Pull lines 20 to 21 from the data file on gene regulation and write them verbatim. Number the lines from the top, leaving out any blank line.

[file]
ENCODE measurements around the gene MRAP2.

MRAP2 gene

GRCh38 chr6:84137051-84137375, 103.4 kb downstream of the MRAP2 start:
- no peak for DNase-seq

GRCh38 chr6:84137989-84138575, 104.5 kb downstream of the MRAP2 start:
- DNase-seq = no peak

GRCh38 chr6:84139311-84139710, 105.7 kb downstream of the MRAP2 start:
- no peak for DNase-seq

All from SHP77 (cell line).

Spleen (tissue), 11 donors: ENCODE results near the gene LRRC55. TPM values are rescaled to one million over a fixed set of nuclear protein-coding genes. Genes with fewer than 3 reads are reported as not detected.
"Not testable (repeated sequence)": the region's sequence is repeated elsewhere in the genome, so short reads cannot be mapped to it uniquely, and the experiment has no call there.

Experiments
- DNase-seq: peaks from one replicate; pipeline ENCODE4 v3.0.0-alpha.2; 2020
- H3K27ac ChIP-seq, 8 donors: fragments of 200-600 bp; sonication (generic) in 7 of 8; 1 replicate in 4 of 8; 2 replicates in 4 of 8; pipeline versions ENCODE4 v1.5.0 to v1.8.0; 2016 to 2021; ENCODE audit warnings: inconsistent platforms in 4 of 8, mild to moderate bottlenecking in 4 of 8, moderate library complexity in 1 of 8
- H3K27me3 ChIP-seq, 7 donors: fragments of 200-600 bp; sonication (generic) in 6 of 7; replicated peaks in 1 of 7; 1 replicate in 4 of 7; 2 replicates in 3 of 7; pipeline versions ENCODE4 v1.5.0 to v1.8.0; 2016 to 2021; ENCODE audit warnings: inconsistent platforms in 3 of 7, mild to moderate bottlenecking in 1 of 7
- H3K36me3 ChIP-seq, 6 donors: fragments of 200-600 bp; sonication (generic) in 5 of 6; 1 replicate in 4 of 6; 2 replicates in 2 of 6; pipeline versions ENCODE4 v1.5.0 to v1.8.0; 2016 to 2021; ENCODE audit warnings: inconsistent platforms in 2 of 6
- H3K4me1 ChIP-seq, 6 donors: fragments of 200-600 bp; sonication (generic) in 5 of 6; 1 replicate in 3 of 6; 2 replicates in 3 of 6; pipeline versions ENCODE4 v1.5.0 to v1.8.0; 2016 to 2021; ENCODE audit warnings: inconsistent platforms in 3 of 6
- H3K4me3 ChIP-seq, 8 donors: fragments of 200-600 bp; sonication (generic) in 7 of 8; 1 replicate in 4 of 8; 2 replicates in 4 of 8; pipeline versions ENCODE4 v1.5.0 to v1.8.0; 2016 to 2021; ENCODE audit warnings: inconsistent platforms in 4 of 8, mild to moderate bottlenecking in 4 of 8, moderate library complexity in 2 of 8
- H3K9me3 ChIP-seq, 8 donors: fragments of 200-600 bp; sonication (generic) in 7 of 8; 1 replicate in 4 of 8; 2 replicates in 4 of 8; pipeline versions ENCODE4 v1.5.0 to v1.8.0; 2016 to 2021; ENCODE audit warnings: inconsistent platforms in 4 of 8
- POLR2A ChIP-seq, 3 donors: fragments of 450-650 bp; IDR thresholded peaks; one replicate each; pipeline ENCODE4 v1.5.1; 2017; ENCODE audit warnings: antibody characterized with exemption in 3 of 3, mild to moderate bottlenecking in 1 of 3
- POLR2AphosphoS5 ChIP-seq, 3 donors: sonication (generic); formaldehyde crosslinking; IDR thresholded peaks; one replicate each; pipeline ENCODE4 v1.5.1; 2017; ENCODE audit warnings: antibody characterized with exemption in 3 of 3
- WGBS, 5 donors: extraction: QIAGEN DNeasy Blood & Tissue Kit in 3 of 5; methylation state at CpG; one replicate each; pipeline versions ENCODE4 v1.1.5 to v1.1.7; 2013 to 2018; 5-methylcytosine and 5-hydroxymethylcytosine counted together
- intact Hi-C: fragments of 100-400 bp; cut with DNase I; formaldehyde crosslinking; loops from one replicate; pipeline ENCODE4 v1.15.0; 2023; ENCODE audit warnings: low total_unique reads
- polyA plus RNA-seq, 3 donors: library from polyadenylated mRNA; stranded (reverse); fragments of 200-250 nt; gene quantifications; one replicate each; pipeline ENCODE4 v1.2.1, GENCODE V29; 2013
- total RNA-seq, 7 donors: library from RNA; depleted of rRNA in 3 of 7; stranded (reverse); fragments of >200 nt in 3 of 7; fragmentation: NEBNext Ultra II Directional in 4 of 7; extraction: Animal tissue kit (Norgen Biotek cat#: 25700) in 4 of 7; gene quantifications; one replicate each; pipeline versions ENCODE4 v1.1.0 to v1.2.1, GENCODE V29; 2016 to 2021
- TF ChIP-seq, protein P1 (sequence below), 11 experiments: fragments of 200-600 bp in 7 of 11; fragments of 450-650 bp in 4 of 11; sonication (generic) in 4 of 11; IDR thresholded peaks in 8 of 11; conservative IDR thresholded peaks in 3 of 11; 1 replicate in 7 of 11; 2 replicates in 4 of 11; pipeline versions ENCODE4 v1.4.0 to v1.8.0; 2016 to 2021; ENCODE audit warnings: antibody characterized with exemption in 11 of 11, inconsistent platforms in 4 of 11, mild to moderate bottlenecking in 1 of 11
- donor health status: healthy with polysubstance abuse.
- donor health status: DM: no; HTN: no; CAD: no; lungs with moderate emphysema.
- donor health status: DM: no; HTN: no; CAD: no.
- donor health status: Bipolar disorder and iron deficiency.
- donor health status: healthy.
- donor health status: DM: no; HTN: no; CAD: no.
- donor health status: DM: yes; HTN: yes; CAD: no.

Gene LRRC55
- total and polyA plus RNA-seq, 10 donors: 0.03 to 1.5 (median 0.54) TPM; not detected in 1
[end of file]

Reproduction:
- POLR2A ChIP-seq, 3 donors: fragments of 450-650 bp; IDR thresholded peaks; one replicate each; pipeline ENCODE4 v1.5.1; 2017; ENCODE audit warnings: antibody characterized with exemption in 3 of 3, mild to moderate bottlenecking in 1 of 3
- POLR2AphosphoS5 ChIP-seq, 3 donors: sonication (generic); formaldehyde crosslinking; IDR thresholded peaks; one replicate each; pipeline ENCODE4 v1.5.1; 2017; ENCODE audit warnings: antibody characterized with exemption in 3 of 3